34 THE TUBULAR FRAME 4.8.3 The Ultimate Structures for Skyscrapers –
Structural Steel Construction Structural Steel Shapes Structural Steel Framing Steel Columns & Connections Steel Beams & Connection Open-Web Steel Joists Metal Decking Steel Trusses and Rigid Frames Structural Steel Framing Systems Joining of Steel Members 4.0 4.8.3 The Ultimate Structures for Skyscrapers – THE TUBULAR FRAME The high-rise building conceived as a rigid tube --- If a high-rise building is of suitably compact shape on plan (circular, square, not too narrow a rectangle), the external columns can be structurally merged with the external lattice bracing or with spandrel girders so as to form a vast rigid tube. This stiffening system is particularly effective and economical. This is due not only to the optimum distribution of the bracing, but also more particularly to the co-operation of all the columns and bracing or spandrel girders in the external walls. 4.8

35 Structural Steel Construction
Structural Steel Shapes Structural Steel Framing Steel Columns & Connections Steel Beams & Connection Open-Web Steel Joists Metal Decking Steel Trusses and Rigid Frames Structural Steel Framing Systems Joining of Steel Members 4.0 The John Hancock Center, Chicago (architects: Graham and Skidmore, Owings and Merrill) employs the tube in its framing system. In this 335 m high 100-story building, all the horizontal forces are transmitted through external bracing, whereby a substantial saving has been achieved in comparison with a bracing system located in the interior. The external lattice members form a distinctive architectural feature. 4.8

36 4.9 JOINING OF STEEL MEMBERS
Structural Steel Construction Structural Steel Shapes Structural Steel Framing Steel Columns & Connections Steel Beams & Connection Open-Web Steel Joists Metal Decking Steel Trusses and Rigid Frames Structural Steel Framing Systems Joining of Steel Members 4.0 4.9 JOINING OF STEEL MEMBERS Steel shapes can be joined in the building frame using any of the following fastening methods: 4.9.1 RIVETING A rivet is a short pin, of malleable metal such as iron, steel, or copper, with a head at one end; used to unite two metal plates by passing it through a hole in both plates and then hammering down the point to for a second head. In structural riveting, a hot steel rivet with a formed head is inserted in holes through two members to be joined; its head is then held with a hand hammer with a cup shaped depression, while a pneumatic hammer drives a rivet set repeatedly against the other end to form a second head. The rivet shrinks as it cools, drawing members tightly together. 4.9 Rivet set, rivet snap, settoing punch, snap – a tool for shaping the head of a rivet.

37 4.9.2 BOLTING The types of rivet heads are: Countersunk, raised
Structural Steel Construction Structural Steel Shapes Structural Steel Framing Steel Columns & Connections Steel Beams & Connection Open-Web Steel Joists Metal Decking Steel Trusses and Rigid Frames Structural Steel Framing Systems Joining of Steel Members 4.0 The types of rivet heads are: Countersunk, raised Countersunk, flat Button, coned neck Button, straight neck Pan, coned neck Pan, straight neck 4.9.2 BOLTING The bolts commonly used in steel frame construction falls into two general categories: Carbon-steel bolts – or common bolts; are similar to the ordinary machine bolts. Carbon steel is steel having no specified minimum content of alloying elements; minimum copper content not exceeding 0.40%. High-strength bolts – are bolts made of either high-strength carbon steel or quenched and tempered alloy steel; tempered meaning, heat treated during manufacture to develop the necessary strength. It is usually tightened using pneumatic or electric impact wrench. 4.9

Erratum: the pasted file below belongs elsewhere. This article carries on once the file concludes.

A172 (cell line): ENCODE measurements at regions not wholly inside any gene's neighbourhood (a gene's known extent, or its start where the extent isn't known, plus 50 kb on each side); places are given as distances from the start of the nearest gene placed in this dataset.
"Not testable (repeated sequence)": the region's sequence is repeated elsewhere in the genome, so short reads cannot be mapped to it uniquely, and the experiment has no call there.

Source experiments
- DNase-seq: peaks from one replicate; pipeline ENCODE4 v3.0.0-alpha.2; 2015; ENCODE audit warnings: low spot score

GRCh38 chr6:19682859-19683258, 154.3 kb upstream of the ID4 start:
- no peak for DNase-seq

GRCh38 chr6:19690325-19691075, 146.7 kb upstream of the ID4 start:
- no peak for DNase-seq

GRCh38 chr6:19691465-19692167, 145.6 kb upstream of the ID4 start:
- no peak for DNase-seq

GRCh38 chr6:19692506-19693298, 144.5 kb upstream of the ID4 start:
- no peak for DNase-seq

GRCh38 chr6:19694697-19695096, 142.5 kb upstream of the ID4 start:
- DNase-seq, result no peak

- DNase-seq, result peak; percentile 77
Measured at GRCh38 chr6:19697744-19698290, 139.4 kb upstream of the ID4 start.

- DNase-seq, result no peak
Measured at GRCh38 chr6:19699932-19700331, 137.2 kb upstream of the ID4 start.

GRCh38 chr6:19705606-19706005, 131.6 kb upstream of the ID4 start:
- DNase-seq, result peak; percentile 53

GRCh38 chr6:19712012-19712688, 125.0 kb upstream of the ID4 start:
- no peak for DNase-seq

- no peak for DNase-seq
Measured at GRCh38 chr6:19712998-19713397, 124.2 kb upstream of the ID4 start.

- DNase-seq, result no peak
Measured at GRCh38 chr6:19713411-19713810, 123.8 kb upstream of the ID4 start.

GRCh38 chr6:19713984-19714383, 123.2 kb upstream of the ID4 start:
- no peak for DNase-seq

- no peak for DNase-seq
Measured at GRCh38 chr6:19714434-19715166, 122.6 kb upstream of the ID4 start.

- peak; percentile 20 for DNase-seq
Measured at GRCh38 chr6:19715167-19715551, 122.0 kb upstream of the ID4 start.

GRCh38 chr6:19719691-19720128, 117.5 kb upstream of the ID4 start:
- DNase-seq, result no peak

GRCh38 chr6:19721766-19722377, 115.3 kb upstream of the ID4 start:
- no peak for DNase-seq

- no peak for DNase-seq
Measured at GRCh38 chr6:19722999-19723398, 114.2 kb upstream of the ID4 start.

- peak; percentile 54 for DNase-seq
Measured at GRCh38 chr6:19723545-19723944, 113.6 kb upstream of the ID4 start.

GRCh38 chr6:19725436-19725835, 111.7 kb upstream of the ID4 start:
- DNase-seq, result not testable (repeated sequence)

38 There are several ways to achieve proper tightening:
Structural Steel Construction Structural Steel Shapes Structural Steel Framing Steel Columns & Connections Steel Beams & Connection Open-Web Steel Joists Metal Decking Steel Trusses and Rigid Frames Structural Steel Framing Systems Joining of Steel Members 4.0 A major problem in high strength bolting or friction type connections is how to verify the necessary tension has been achieved in all the bolts in a connection. There are several ways to achieve proper tightening: Turn-of-nut method Load indicator washer Tension control bolts 4.9

39 A. DEFINITION OF FUSION WELDING (ELECTRIC ARC WELDING)
Structural Steel Construction Structural Steel Shapes Structural Steel Framing Steel Columns & Connections Steel Beams & Connection Open-Web Steel Joists Metal Decking Steel Trusses and Rigid Frames Structural Steel Framing Systems Joining of Steel Members 4.0 4.9.3 WELDING Welding has become fully accepted as a means of joining steel structural members in buildings because it has the inherent advantage of fusing the metals to be joined, thereby simplifying connections and fabricating operations. A. DEFINITION OF FUSION WELDING (ELECTRIC ARC WELDING) The fusion welding process employs an electric arc, wherein energy in the form of heat is supplied by establishing an arc between the base or parent metal (the parts to be joined) and a metal electrode. As the arc is formed, tremendous heat is concentrated at the point of welding. Instantly, the materials are at melting-point temperature. The parent metal melts in a small pool and additional metal supplied by the electrode is transferred through the arc an deposited in the pool. As the electrode continues along the joint, the molten metal left behind solidifies to form the weld. 4.9